P.S. I do believe that you can have a strong emotional connection to God, but I want to emphasize that feeling a certain way is not an indicator of faith but rather being faithful is an indicator of faith.

"Well, my goodness gracious, let me tell you the news
My head's been wet with the midnight dew
I've been down on bended knee
Talkin' to the man from Galilee
He spoke to me in the voice so sweet
I thought I heard the shuffle of the angel's feet
He called my name and my heart stood still
When he said, "John, go do my will"
Go tell that long, tongue liar,
Go and tell that midnight rider,
Tell the rambler, the gambler, the back biter,
Tell 'em that God's gonna cut 'em down
Tell 'em that God's gonna cut 'em down"
- "God's Gonna Cut You Down" from the Johnny Cash album "American V: A Hundred Highways"

Tuesday, February 08, 2011

Catch-22 of Inefficiency

I don't miss my Xbox much. I've been fine without it, although there is something I do miss and that is Rock Band. If I had it here, I could easily drain hours into it. I want to see what songs are available to download. I want to hook up the mike and guitar and pretend to be the rock star I fantasize about being. I don't even play it to perfect my skill at the game, but I just play because I love to play. It is almost like that thing that musicians have where they love playing music. I love singing the familiar songs and those plastic instruments give you an excuse to belt it out.

Of course, if I did have it here, it would distract me. It totally would. I would be sitting at the table with my pen and trying to write my scripts or at the computer editing videos and my mind would drift to rocking out to Nirvana's "Breed" or the whole Nevermind album. Would it take over? No, I wouldn't let it, but it would distract me.

When I have a creative project and the pressure of the deadline comes, I get skittish. My mind begins working more and more. I stress more and more. And that stress plays out by avoiding the work to pull it together. I have a terrible tendency to leave it until the last moment. However, it is not because I am not putting in the time to work on it. I may put off getting to it in my day, but when I do sit down to do it, my mind has the tendency to not focus on the material, but rather on the fact that the material is almost due. It's a Catch-22 of inefficiency.

It's like the debate in my head is the one side who buckles under the stress and protests against any project that would bring such stress. The other side is the one who is trying to keep the whole thing going and saying "You are going to look like a fool if you don't put in the time to do this right." The second voice will keep losing the debate until his voice gets stronger and stronger as the deadline gets closer and closer. Unfortunately, it usually comes too late. I may pull the show together, but I know it could have been better.

This struggle happens for each one of these shows or any one of my major "projects" where I am the main creative engine in it. Whether it is the Early Night Show or 24 Day or even down to sketches for church, it has the same issue.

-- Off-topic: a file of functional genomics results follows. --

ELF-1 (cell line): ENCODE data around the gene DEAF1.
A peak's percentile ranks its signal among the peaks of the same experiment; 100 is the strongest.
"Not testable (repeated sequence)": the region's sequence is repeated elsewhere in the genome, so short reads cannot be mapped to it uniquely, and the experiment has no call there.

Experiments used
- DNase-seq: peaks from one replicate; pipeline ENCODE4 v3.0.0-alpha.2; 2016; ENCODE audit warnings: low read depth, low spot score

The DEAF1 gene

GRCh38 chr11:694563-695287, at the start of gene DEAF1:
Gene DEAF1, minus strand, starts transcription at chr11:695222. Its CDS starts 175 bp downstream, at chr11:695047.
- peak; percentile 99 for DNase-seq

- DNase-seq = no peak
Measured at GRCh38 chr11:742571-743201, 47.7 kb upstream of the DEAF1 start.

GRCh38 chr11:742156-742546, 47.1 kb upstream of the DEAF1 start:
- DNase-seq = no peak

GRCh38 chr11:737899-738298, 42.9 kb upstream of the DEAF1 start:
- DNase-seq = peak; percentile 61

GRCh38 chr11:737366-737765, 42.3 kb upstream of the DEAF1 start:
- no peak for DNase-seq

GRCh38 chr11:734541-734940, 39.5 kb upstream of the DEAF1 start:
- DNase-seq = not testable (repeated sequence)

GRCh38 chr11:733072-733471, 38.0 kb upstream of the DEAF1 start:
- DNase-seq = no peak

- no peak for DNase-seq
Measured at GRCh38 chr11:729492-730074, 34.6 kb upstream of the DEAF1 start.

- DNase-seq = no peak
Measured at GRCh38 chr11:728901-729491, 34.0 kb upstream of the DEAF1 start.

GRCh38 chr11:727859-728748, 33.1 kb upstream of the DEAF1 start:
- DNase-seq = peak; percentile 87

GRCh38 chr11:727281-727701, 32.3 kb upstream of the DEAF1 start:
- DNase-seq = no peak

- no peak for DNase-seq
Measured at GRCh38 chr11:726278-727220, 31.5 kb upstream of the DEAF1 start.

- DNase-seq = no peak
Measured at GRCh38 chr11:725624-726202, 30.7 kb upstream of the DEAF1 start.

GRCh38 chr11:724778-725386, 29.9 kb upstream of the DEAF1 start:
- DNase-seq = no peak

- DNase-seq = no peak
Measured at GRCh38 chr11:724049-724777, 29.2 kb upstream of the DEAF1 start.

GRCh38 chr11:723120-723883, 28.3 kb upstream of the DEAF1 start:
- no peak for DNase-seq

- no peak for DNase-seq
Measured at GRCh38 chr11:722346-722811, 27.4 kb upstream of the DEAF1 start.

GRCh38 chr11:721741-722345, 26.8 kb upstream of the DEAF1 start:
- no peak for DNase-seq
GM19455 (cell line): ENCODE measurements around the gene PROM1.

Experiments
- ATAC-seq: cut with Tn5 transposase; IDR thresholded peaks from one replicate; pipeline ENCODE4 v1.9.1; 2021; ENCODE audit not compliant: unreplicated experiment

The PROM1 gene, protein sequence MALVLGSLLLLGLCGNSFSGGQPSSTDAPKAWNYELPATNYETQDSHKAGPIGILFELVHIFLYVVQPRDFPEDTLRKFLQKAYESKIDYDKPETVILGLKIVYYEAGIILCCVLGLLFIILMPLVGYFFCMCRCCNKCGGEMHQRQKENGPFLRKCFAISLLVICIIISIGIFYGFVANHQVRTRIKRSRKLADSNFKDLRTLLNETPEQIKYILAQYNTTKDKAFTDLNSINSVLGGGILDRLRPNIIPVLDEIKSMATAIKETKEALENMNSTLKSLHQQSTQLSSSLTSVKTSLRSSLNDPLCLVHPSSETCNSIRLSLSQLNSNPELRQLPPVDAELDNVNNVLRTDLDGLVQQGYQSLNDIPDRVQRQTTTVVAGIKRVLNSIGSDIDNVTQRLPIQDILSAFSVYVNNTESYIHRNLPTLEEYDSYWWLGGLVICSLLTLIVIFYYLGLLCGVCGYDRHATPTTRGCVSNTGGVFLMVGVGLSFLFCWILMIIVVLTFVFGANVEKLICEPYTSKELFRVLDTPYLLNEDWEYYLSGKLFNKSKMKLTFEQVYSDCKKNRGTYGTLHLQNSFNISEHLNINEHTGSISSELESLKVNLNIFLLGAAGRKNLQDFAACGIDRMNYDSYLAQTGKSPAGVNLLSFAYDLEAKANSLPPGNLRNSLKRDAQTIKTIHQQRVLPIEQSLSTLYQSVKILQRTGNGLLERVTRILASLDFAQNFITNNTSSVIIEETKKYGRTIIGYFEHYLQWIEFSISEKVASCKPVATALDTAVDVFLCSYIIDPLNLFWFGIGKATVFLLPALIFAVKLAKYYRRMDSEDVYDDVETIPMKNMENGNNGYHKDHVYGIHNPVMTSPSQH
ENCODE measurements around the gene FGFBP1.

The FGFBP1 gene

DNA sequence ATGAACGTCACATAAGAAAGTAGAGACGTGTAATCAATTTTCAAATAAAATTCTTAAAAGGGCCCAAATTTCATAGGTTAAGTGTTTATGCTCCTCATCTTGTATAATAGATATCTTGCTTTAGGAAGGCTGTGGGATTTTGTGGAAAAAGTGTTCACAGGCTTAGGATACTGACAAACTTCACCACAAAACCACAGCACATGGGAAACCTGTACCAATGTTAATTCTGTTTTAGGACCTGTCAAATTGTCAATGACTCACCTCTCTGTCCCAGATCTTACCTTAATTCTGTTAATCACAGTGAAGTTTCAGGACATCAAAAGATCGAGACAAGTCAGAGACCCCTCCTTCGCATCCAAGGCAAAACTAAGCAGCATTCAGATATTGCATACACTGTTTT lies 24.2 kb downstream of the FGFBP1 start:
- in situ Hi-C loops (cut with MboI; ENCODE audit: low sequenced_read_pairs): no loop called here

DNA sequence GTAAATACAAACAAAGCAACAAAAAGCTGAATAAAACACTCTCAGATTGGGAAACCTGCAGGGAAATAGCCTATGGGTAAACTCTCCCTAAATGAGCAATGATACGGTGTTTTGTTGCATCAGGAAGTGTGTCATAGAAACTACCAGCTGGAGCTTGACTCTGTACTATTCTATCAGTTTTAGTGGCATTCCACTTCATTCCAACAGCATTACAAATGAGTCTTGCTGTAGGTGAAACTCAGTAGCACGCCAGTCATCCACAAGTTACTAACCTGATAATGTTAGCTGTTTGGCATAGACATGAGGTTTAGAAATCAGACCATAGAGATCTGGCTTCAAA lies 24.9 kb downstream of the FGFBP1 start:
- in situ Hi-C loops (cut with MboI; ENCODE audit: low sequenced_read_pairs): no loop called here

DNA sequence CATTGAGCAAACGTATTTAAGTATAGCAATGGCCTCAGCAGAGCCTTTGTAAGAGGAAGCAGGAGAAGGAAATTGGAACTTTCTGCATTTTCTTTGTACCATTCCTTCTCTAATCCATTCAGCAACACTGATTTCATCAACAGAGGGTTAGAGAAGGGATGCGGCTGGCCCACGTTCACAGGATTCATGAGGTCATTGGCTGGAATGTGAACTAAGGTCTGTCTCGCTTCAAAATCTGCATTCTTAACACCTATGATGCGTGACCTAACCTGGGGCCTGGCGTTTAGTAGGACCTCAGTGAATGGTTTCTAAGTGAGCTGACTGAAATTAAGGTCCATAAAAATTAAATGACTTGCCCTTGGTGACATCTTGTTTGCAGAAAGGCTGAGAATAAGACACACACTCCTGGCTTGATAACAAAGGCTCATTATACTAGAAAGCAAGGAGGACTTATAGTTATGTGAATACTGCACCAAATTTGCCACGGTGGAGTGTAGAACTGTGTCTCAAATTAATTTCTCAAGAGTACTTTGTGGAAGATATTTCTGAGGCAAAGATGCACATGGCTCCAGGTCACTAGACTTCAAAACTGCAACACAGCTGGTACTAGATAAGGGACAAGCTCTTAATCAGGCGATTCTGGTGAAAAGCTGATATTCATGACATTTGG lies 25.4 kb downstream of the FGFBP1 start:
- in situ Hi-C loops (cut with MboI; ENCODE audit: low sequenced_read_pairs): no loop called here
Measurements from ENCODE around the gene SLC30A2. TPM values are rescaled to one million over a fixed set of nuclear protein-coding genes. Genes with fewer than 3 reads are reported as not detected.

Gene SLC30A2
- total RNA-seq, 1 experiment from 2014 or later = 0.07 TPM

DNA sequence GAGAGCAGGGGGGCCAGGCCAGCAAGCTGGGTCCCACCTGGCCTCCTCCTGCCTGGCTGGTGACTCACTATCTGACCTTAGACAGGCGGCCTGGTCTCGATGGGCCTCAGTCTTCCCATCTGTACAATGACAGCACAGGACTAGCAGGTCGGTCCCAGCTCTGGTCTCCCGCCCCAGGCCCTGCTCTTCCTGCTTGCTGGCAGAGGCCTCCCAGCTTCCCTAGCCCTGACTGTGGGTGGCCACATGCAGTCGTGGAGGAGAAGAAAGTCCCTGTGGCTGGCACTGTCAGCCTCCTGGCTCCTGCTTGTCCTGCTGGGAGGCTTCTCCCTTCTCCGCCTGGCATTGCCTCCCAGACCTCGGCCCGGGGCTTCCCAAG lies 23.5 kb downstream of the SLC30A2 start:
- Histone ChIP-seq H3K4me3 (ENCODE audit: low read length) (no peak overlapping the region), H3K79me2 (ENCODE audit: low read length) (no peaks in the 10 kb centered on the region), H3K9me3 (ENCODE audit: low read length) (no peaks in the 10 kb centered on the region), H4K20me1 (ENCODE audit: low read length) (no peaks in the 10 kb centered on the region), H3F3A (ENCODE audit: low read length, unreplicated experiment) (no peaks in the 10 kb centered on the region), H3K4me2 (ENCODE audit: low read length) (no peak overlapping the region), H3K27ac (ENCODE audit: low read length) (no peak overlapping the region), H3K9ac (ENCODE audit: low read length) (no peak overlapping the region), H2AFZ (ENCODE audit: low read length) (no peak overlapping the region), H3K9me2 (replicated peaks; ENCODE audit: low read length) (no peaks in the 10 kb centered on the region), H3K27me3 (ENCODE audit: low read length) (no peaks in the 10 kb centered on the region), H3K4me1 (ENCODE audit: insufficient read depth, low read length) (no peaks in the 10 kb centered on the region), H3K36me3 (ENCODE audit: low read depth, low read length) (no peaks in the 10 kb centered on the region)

The question then becomes, "What can I do to inspire me to produce the best work possible?"

I know that in the past, it was the influence of a significant person in my life that would centre me. They wouldn't even have to do much aside from spend some time with me and talk. Not even talk about the show. Not even about anything in particular. I think I just need to be reminded that I have someone who is on my side. That someone is there to notice when I do create it.

If I don't have that significant person, then it turns to other things. Like Rock Band. Or needless and repetitive internet surfing. Or blog posting.

I have been trying to keep God as the centering figure in my life. That He is the presence who I work for. That He is what inspires and pushes me forward. I've been trying to read more of the Scriptures and more time in prayer and reflection. To a certain extent I feel like I do alright at it. 

However, I will say honestly that to me that the tangible presence of God (for me at least) is there through people. God can inspire in those moments of solitude, reflection, prayer and study, but when you need someone there, someone to say that something that encourages or inspires, I think God uses people.

Arden has been speaking about community at the church recently and I am always reminded about the idea that Holy Spirit works through people. The big call for us by God is to reach out to others, challenge them, support them and care for them. I think this is because when we are doing these things, that we are putting God's love into action. We are involved in that very idea of being the presence of God for others. Not to say that we are God or that God can't make His presence known without people, but I think it is a part of that. That's why to be a Christian is more than just saying that we believe certain things and then make sure we don't do bad things anymore, but rather that we are implored to go and make disciples and care for those who need it.

In the end, I am saying that I will be okay through this process of creating the show. For one, it doesn't matter in the grand scheme of things. Two, I need more self-discipline. Three, I need to remember that God is always with me.

That all said, it would be that much nicer to have that person at my side who can gently remind me of those very things instead of the echo chambers of my own, stressed mind.

"So stay with me and I'll have it made